The project involves two structures that sit next to each other, both originally built for the San Francisco and San Mateo Electric Railway Company but incorporated into the private United Railroads within a couple of years of being finished. The Office Building at the southwest corner of San Jose Avenue and Geneva Avenue housed workers for the adjacent streetcar storage area (now Muni’s Cameron Beach Yard, to which the historic E and F line streetcars will return later this year). The powerhouse housed large electric generators for the line. Both are built of brick, both suffered damage in the 1906 earthquake, but survived. Muni took them over in the 1944 merger with United Railroads’ successor, Market Street Railway Company, our namesake. Together with the adjoining tracks, they served as Muni’s only streetcar facility from 1957 until the Green Light Rail Division was opened across the street in the late 1970s.
The 1989 earthquake damaged the two buildings further. Muni abandoned them at that point and wanted to tear them down. But community pressure to preserve the historic buildings led then-Mayor Willie Brown to direct Muni to sell them to the Recreation and Parks Department. A very active non-profit preservation group, Friends of Geneva Car Barn and Powerhouse, sprang up, led by Dan Weaver. We have had preliminary discussions about providing historical displays in the restored buildings to interpret their importance to transit.
But the Office Building (confusingly referred to as the Car Barn) still awaits funding for restoration. The current funding will finish design plans for both buildings but only provide construction funding for the large open space of the Powerhouse, which will be turned into a multi-purpose community performance and meeting space.
We salute Dan Weaver and all the supporters of this great project. We hope the remaining funds can be found soon to restore the Office Building too.1 Comment on Geneva Car Barn & Powerhouse Gets Funding
Eastern Fort Mason Tunnel entrance at the foot of Van Ness Avenue.The Examiner has a comprehensive update today on the proposed historic streetcar extension to Fort Mason. It tells the story better than we could, so click on that link above and read it for yourself.
We’ll just add that we have been working on this for a very long time. It had gotten snagged in an unrelated matter. Not long after the Environmental Impact Statement had been certified in 2013, the National Park Service announced it would study the possibility of moving the Alcatraz ferry landing from Pier 31 to Fort Mason. This attraction, which draws over a million visitors a year, would have overrun Fort Mason, with or without a streetcar line, in our opinion. We opposed it, as did Fort Mason Center, which operates that center for nonprofits. So did the Fisherman’s Wharf merchants and numerous other groups that do support the streetcar extension.
The threat of moving the ferries led Supervisor Mark Farrell, who represents the Marina, to put a hold on moving the streetcar extension forward until the Alcatraz ferry location was settled. Now it is; it’s staying at Pier 31. Supervisor Farrell has told us he supports the streetcar extension and this grant application.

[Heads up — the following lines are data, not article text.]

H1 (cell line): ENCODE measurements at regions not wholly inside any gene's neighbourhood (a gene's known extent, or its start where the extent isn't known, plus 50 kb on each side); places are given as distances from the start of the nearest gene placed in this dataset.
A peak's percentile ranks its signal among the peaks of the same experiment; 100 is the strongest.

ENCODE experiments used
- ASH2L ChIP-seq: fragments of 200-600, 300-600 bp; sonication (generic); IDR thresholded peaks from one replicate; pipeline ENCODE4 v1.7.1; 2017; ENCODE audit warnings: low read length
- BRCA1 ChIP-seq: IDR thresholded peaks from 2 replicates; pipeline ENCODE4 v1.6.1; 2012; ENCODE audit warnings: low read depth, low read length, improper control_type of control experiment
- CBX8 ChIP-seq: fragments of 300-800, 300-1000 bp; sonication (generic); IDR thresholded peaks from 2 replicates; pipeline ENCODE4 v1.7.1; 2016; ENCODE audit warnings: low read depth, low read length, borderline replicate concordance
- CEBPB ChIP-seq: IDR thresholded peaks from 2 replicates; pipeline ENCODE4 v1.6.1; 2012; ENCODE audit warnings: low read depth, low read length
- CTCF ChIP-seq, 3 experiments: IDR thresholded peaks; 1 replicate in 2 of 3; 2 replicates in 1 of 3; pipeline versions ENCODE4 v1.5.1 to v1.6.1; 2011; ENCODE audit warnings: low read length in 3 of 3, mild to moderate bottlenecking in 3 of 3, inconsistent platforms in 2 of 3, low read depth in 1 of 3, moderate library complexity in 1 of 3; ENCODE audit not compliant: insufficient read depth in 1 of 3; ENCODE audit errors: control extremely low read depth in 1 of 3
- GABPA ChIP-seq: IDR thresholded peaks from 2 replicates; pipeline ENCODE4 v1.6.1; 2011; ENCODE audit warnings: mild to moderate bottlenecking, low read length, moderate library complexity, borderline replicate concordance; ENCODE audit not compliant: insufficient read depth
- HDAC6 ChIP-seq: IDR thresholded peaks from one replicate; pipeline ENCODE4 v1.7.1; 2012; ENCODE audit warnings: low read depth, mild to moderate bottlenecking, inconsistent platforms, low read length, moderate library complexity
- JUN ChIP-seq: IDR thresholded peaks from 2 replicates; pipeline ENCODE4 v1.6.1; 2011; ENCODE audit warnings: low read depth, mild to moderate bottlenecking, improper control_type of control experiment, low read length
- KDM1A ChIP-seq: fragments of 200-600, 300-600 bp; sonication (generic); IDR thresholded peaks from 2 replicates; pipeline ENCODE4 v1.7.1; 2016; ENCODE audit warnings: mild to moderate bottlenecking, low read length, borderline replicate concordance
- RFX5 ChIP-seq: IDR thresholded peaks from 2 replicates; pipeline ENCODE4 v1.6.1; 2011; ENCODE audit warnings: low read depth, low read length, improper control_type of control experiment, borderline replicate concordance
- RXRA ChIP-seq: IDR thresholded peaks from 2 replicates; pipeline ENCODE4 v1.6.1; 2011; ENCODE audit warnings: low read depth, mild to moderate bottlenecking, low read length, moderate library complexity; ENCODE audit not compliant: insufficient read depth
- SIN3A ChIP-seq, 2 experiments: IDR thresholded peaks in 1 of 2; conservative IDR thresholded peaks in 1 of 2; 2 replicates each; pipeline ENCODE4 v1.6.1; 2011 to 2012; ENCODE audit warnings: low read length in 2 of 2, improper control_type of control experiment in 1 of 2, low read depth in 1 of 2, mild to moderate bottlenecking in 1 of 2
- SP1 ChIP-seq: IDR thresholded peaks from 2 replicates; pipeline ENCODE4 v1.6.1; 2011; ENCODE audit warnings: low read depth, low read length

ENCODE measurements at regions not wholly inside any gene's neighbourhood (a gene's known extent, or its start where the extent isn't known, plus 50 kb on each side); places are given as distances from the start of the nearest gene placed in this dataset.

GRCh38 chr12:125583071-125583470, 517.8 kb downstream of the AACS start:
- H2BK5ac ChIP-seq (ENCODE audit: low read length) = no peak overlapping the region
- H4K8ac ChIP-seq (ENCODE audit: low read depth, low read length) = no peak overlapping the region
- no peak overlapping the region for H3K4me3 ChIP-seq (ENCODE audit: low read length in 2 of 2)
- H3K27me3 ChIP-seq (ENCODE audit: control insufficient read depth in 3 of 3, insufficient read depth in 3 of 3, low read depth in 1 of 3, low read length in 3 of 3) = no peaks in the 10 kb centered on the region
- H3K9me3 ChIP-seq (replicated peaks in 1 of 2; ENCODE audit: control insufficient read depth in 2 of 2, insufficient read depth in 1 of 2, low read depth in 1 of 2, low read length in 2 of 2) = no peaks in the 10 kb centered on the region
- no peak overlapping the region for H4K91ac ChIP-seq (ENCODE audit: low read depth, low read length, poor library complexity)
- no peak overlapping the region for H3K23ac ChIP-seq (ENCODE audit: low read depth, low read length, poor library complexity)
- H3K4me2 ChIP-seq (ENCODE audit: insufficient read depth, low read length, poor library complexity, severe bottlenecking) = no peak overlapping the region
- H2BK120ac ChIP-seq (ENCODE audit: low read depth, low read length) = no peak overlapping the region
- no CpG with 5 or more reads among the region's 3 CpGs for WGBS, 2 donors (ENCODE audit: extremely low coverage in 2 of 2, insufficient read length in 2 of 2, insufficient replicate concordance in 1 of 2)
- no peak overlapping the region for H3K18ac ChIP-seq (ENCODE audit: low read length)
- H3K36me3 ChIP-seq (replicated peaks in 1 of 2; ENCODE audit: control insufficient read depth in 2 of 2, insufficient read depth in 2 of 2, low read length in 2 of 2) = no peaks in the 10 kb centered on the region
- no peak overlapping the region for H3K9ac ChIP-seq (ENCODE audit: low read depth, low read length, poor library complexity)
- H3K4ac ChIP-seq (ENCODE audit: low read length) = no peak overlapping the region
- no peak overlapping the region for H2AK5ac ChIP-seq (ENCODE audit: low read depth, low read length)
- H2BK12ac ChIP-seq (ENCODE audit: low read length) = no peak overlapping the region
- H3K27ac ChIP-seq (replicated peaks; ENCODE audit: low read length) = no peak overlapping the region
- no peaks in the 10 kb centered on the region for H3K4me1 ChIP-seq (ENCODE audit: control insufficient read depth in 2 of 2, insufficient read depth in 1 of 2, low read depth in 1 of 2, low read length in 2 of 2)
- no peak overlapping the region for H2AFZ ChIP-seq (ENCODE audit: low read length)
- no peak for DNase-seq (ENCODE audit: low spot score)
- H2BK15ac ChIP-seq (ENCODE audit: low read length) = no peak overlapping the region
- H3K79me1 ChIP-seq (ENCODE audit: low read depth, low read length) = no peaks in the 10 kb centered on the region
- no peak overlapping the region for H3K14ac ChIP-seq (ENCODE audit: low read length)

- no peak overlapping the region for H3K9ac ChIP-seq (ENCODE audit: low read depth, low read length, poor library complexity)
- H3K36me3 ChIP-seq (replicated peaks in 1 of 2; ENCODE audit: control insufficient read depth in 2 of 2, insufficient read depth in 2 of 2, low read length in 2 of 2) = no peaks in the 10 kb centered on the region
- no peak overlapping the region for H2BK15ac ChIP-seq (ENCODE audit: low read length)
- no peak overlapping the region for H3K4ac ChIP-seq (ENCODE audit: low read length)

The uncertainty in Washington over, well, almost everything, but specifically National Park Service funding does raise a question over how much longer it will take to get the extension built (the post of money funding the grant the Examiner discussed is approved, but we still have to win it!). So one of the things this grant would study is the possibility of an interim terminal short of the tunnel, with the tunnel rehabilitation (about $10 million) and Fort Mason loop to be done in a Phase 2.
We still hope the entire extension can be done all at once, but this is a sensible approach given what’s going on in DC. An initial extension that got closer to Ghirardelli Square and Aquatic Park and within easy walking distance of Fort Mason would have the great benefit of being able to separate the terminals for the E- and F-lines, which currently share the same single-track terminal on Jones Street. That would improve the operating reliability of both lines.
We’ll keep you updated on the status of the grant application. We thank SFMTA Director of Transportation Ed Reiskin and his staff for their support of the grant, and our Board Member Carmen Clark for her efforts in working with SFMTA staff and that of the San Francisco County Transportation Authority, in preparing the grant application.No Comments on Fort Mason Streetcar Extension Update
Muni’s paint shop folks put the finishing touch on newly-returned PCC 1059, applying the “Boston Elevated Railway” decal prepared by our ace graphic designer, David Dugan.
The 1059 should be entering “burn-in” activities in the next few days. This is the acceptance period for each of the 16 cars in the current rehabilitation contract with Brookville Equipment Company following their complete renovation. This involves running the car without passengers for 1,000 miles to test all systems and ensure the car meets Muni’s specifications before they accept it for service. It will join PCC 1060 on the commonly-used test route that literally runs from “Bay to Breakers”: Muni Metro East, on the shores of San Francisco Bay in Dogpatch, via tracks of the T, F, J, K (or M) and L lines to the Zoo at Ocean Beach. (The streetcars are not in passenger service and do not have their GPS turned on, so you can’t track them online.) The 1060 is more than halfway through its testing period so should be carrying passengers soon. It too needs a finishing touch: the chrome-plated “wings” on either side of the headlight, which will be installed when they arrive.
Two of the next three cars due to return from Brookville will wear “new” vintage liveries from cities that once ran PCCs. Car 1062 is the next one due back, and will proudly wear Pittsburgh’s red and cream livery. It is scheduled to be followed by Car 1055, which will again wear its as-delivered Philadelphia livery (all these cars were acquired by Muni second hand in the early 1990s from Philadelphia’s transit agency). After 1055 returns, Car 1063 should be next to come back, adorned in the original teal of Baltimore, instead of the later Baltimore livery it wore before it went east for restoration. We’ll let you know when they arrive. When they do, Car 1053, representing Brooklyn, and Car 1061, representing Pacific Electric, will head back to Brookville for their turn in the renovation shop. We’ll keep you updated.3 Comments on Boston’s Back in Business
UPDATE: This event is SOLD OUT. If you’d like to be the first to know when our next trolley tour will happen, ask to be added to our excursion notification list by emailing us at [email protected].